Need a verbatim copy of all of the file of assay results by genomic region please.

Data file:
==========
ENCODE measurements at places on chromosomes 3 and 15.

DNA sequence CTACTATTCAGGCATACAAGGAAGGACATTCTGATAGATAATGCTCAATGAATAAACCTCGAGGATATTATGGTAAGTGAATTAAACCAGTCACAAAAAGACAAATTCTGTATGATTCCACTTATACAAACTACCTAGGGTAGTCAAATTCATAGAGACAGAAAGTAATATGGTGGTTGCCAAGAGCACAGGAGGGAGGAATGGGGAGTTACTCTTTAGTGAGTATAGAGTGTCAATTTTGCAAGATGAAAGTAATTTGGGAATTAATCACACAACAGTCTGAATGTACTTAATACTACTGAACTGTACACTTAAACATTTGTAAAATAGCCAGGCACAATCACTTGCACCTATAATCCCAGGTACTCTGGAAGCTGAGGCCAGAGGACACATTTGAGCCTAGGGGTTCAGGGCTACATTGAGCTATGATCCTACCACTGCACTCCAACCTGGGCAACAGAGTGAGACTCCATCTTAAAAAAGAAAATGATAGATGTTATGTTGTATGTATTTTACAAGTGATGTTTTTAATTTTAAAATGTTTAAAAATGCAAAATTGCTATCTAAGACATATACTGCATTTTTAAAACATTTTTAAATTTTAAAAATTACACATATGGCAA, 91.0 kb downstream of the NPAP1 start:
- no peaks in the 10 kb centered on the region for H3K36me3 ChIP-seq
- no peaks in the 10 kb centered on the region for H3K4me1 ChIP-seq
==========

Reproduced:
ENCODE measurements at places on chromosomes 3 and 15.

DNA sequence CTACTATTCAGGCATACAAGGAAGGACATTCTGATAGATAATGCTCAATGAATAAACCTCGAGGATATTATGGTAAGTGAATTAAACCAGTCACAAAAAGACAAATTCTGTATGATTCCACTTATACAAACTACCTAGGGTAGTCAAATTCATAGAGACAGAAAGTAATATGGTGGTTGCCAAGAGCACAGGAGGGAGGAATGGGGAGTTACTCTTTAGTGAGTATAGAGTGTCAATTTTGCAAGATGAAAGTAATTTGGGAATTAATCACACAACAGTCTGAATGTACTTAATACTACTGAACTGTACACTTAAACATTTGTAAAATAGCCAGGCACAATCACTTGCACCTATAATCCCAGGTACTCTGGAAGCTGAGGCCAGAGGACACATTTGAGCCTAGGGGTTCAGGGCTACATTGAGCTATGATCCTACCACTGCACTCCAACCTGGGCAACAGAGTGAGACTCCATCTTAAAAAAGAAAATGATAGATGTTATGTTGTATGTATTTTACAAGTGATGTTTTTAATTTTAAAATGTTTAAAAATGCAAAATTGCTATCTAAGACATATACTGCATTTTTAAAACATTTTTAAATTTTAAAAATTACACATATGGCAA, 91.0 kb downstream of the NPAP1 start:
- no peaks in the 10 kb centered on the region for H3K36me3 ChIP-seq
- no peaks in the 10 kb centered on the region for H3K4me1 ChIP-seq